UPN moves 'The Player' to Wednesdays after 'Amish In The City'
By Reality TV World staff, 08/04/2004
As any reality television viewer is well aware, Tuesdays at 9PM ET/PT has become a reality logjam this summer season, with no fewer than three reality programs (CBS's Big Brother, NBC's Last Comic Standing, and TBS's Outback Jack) regularly airing in the time period.
Therefore it raised some eyebrows when UPN announced last month that its own first-ever reality dating show, The Player, would also air in the highly competitive timeslot -- a decision UPN has now corrected, with the network having announced that effective with next week's second episode, The Player will now air Wednesdays at 9PM ET/PT following UPN's new hit Amish In The City series. In an attempt to keep the Tuesday time period somewhat warm, The Player repeats will continue to air in the Tuesdays timeslot, beginning on August 10 with an encore broadcast of The Player's premiere.
Since the announcement was made on Tuesday afternoon only hours before The Player's debut, the fact that The Player premiered poorly (drawing only 2.4 million viewers and a tiny 0.9/2 rating/share in the Adults 18-49 demographic) in the time period clearly wasn't the cause of the sudden scheduling change. Instead, it was probably influenced by the presence of UPN's new Amish In The City hit series airing in the Wednesdays at 8PM ET/PT and possibly the realization on the part of someone on CBS and UPN chief Les Moonves' programming staff (Moonves heads both the Viacom subsidiaries) that perhaps the idea of the two sister networks broadcasting competing head-to-head reality series in the hour (as well as simultaneously taking on NBC and TBS) wasn't the smartest use of their limited supply of original summer programming.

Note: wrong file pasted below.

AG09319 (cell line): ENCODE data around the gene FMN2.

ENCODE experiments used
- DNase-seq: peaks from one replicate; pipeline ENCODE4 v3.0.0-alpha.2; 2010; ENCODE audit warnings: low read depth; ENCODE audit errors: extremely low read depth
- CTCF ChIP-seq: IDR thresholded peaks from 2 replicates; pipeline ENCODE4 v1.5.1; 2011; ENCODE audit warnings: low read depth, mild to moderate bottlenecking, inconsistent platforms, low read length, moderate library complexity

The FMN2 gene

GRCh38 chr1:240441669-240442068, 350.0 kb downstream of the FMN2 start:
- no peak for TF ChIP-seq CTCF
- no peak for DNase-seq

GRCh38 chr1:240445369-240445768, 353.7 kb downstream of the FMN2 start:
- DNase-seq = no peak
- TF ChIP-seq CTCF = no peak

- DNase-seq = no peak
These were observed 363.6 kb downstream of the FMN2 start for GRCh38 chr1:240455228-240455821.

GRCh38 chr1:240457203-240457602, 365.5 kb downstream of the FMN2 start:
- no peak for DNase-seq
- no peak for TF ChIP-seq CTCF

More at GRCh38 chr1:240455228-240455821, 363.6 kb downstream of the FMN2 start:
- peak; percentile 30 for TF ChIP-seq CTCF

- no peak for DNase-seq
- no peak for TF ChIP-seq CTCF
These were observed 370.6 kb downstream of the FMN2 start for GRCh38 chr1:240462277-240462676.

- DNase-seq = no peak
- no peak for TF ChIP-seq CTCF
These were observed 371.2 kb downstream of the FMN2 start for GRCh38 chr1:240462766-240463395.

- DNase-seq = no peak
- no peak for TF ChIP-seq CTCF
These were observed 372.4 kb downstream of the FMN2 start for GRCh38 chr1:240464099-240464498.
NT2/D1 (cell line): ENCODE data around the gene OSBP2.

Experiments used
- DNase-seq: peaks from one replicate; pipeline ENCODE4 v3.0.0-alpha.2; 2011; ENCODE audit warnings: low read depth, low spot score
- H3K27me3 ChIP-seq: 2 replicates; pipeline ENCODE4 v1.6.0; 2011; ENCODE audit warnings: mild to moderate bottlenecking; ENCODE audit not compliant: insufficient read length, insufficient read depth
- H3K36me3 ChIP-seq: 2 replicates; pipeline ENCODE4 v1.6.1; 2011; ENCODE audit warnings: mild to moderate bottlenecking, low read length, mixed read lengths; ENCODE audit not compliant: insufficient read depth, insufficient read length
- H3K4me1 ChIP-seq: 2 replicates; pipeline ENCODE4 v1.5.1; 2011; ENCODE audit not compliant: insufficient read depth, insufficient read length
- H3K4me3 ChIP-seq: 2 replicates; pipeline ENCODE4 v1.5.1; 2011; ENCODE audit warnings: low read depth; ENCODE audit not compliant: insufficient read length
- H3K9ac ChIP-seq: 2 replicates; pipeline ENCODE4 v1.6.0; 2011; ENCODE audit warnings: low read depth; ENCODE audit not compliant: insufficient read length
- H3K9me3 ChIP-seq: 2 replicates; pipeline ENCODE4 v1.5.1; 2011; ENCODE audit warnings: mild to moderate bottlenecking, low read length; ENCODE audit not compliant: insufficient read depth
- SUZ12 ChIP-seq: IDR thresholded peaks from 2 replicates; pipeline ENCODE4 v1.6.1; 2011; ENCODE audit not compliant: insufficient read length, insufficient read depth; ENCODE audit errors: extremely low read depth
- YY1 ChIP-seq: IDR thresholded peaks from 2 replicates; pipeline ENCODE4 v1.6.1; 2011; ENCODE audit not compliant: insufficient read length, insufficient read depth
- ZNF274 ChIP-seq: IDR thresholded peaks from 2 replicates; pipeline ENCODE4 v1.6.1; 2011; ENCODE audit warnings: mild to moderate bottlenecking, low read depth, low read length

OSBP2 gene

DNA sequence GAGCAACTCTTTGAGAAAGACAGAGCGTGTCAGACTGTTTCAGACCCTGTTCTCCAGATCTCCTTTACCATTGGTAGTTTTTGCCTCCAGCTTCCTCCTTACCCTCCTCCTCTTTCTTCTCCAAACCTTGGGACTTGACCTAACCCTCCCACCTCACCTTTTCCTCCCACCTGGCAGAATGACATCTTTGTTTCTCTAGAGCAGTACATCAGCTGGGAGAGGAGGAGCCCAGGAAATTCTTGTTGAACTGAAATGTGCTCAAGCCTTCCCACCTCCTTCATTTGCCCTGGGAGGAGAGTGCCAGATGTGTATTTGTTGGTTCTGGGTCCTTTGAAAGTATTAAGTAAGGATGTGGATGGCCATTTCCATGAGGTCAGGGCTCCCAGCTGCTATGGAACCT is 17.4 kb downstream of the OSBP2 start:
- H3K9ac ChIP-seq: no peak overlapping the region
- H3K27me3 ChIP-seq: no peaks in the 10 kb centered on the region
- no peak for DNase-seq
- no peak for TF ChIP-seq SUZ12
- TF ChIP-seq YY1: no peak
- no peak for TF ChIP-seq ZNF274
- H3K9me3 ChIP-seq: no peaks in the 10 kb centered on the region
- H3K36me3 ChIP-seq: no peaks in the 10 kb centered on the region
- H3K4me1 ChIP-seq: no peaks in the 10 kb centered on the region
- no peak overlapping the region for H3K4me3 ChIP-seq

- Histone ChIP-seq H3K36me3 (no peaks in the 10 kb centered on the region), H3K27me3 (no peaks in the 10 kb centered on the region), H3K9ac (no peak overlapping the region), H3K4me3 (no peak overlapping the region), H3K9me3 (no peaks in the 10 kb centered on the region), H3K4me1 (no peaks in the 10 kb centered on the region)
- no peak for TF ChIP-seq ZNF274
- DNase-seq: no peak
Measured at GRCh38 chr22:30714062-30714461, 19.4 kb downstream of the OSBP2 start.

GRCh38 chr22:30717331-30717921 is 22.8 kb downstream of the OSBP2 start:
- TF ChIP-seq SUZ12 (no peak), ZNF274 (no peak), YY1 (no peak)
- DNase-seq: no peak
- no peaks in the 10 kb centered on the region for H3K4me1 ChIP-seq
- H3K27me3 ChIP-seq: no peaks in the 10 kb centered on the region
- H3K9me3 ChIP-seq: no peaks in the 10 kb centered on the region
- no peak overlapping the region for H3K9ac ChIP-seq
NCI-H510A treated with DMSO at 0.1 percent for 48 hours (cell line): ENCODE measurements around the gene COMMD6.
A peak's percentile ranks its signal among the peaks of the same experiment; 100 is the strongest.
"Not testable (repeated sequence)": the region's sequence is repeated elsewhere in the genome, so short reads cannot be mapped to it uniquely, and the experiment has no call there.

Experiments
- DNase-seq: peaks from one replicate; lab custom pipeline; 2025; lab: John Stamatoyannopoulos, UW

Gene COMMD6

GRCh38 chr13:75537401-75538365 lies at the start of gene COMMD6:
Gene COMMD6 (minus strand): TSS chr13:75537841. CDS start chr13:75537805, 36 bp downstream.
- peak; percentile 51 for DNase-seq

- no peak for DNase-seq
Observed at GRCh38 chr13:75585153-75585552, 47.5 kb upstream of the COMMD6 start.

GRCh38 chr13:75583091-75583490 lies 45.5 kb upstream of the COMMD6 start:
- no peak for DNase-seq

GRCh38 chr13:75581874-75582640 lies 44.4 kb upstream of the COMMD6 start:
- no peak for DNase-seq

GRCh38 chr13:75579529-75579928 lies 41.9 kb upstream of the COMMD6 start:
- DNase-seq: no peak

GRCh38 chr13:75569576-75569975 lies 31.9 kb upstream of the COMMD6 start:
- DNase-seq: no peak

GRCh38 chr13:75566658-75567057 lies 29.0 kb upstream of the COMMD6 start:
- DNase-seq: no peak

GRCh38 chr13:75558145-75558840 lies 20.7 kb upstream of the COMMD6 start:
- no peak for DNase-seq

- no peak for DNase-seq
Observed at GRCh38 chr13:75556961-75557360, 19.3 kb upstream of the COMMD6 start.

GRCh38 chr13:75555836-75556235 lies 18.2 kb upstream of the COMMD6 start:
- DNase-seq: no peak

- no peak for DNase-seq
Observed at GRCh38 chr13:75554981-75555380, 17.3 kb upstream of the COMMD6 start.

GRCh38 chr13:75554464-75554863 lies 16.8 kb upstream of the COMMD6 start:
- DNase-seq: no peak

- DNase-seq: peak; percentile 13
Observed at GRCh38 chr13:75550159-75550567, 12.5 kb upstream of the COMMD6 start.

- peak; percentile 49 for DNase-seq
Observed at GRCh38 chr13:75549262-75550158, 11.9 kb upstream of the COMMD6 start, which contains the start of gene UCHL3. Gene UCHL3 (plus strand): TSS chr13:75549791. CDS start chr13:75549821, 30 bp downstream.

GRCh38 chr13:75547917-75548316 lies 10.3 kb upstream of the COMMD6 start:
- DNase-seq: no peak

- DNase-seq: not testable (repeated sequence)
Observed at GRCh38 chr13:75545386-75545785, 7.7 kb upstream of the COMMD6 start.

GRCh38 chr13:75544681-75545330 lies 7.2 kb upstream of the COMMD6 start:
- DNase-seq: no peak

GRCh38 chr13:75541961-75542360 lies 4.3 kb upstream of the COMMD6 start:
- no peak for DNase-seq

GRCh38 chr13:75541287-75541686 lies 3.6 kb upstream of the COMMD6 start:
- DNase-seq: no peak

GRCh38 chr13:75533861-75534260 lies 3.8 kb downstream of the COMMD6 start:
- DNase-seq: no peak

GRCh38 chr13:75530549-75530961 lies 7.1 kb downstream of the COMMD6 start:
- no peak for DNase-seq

As for why The Player was ever originally scheduled for Tuesdays at 8PM ET/PT to begin with, the answer to that is also probably quite simple -- UPN had just finished rebroadcasting the first season of its America's Next Top Model reality hit in the time period and likely figured that Player might be able to retain those viewers. Of course, that fact that the Top Model repeats were drawing only about two million weekly viewers (a figure that's low even for UPN) should have a good indicator of the competitiveness of the time period.
While Amish In The City's comparative innocence would seem to be a poor match for the "playa" sleezefest occurring on The Player broadcasts, clearly UPN figures that a lead-in featuring original programming of any kind is preferable to continuing to let The Player take a beating on Tuesdays. And the fact that The Player will no longer be "competing" (we use the term loosely) against a CBS reality series hosted by the woman reported to be about to marry network boss Moonves is no doubt an extra bonus for UPN executives (after all, this is Hollywood, where there's apparently no such thing as conflicts of interest, little honor among thieves, and butt kissing has been elevated to an art form).